As harvest continues for some and wraps up for others, attention turns to pressing the grapes and getting optimal results.
For the September/October issue on best crush practices, Vintner Magazine received feedback from a pair of French wine producers who shared some international insight on how they get the most from their grapes.
At Château Luchey Halde in France, Sales Manager Nadège Giamarchi said the winemaking team said a long slow press with a pneumatic press was the method the Bordeaux producer believed to be best.
“We crush the entire bunches because the steam facilitates the evacuation of the juice out of the press,” Giamarchi said. “The quality of the machine is very important.”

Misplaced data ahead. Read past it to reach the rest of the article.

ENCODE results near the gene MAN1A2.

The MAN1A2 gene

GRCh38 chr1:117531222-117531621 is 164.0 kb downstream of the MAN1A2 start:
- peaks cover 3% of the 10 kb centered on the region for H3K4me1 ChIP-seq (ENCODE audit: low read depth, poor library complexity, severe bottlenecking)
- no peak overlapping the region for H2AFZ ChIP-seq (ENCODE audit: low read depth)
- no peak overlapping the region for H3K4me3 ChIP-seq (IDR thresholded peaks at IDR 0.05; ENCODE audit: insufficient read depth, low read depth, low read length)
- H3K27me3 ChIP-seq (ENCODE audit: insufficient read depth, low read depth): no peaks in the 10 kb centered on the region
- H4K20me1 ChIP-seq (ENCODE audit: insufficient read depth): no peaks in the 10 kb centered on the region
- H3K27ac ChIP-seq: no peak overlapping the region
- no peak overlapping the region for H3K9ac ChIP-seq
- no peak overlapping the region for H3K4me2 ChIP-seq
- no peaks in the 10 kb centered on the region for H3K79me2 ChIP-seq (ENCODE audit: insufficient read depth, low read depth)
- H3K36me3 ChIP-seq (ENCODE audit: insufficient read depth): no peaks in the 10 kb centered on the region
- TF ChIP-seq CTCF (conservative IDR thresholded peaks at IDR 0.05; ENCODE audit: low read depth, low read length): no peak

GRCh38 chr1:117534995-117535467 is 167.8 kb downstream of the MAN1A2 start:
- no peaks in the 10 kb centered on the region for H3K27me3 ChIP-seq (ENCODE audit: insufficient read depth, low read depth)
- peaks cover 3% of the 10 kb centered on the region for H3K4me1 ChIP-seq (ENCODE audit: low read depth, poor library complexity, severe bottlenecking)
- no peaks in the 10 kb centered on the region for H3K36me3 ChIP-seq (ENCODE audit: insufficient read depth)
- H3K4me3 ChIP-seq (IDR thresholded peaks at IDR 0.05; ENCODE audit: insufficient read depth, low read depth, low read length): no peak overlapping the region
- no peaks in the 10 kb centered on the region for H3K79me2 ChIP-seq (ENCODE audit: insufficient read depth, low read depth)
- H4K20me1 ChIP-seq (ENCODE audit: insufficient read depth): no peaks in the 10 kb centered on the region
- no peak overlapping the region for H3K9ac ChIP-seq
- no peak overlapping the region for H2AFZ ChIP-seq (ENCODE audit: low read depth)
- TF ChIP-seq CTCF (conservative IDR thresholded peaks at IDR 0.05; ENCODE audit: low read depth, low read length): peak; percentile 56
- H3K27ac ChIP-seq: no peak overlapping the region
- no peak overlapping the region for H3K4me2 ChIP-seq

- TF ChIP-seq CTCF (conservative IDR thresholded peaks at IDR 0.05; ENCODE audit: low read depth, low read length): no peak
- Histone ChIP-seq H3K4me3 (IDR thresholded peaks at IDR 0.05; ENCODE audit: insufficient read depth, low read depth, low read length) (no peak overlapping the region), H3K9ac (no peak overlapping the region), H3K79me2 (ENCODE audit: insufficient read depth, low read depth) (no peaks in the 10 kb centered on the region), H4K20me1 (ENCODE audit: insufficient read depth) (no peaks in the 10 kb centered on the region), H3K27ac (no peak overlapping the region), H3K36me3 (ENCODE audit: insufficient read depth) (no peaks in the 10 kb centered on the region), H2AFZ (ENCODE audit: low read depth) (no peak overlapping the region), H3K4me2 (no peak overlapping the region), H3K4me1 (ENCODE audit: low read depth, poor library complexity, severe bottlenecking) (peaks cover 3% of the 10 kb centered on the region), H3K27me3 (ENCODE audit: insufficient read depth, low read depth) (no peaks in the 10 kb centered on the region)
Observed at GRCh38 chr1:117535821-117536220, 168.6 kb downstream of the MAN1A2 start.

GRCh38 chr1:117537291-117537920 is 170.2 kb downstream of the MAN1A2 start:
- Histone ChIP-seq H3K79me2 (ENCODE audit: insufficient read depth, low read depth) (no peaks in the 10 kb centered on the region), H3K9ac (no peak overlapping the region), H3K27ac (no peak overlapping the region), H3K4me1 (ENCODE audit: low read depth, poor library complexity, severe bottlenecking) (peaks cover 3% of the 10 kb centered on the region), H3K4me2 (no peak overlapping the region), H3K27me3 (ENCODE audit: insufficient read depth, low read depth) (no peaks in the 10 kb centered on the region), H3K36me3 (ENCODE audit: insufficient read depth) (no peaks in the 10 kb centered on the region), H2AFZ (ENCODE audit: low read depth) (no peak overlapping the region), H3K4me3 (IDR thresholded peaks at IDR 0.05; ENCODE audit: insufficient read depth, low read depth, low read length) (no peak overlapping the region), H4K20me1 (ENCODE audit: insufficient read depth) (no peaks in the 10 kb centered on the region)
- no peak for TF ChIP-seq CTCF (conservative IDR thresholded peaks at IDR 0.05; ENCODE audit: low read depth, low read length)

At Vignobles Reynaud (also located in France), the Reynaud family uses a number of practices that depend on the quality of the fruit they’re working with.
“Our most used practice is automatic winding, or one pump per tank managed by an automaton,” a spokesperson for the family said. “This allows continuous wetting of the pomace cap in small volumes. This technique can be replaced or supplemented by the ‘rack and return’ technique, where the fermenting juice is drained to another tank and then promptly pumped back on top of the cap.”
For their top-end cuvées, the Reynauds have adopted “integral vinification,” or vinification in barrels. The barrels are kept horizontally on oxoline wheels.
“We practice extraction by rotating the barrel, which puts the marc back into immersion in the wine so we have a smooth, complete extraction,” the family spokesperson said. “Then, it’s possible to practice the punching of the cap, but we do not use it at home to date.”
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